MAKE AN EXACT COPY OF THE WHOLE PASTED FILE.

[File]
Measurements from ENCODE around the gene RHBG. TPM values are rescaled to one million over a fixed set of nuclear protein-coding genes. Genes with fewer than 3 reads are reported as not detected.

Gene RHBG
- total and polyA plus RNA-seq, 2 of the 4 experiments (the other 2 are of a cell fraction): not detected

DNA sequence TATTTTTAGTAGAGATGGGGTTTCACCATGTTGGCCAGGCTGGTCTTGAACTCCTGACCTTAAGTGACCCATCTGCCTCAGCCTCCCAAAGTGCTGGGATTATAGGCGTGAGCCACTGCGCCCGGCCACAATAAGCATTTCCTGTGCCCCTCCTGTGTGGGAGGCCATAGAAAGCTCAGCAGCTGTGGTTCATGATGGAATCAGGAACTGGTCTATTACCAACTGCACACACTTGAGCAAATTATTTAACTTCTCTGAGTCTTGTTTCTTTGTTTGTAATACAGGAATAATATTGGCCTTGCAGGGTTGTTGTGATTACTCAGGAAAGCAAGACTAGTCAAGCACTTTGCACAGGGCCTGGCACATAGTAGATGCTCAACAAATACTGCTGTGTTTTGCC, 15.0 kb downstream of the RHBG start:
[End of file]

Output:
Measurements from ENCODE around the gene RHBG. TPM values are rescaled to one million over a fixed set of nuclear protein-coding genes. Genes with fewer than 3 reads are reported as not detected.

Gene RHBG
- total and polyA plus RNA-seq, 2 of the 4 experiments (the other 2 are of a cell fraction): not detected

DNA sequence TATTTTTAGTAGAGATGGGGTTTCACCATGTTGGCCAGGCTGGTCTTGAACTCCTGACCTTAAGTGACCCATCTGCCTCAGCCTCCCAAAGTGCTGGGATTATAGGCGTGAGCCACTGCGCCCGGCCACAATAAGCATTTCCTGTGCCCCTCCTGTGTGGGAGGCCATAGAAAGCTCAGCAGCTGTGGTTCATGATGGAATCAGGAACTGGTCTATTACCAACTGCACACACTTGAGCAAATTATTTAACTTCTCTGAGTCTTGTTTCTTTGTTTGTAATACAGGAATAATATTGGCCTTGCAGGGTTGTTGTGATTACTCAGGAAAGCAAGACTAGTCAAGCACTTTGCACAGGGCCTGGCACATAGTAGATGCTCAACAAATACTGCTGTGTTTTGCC, 15.0 kb downstream of the RHBG start: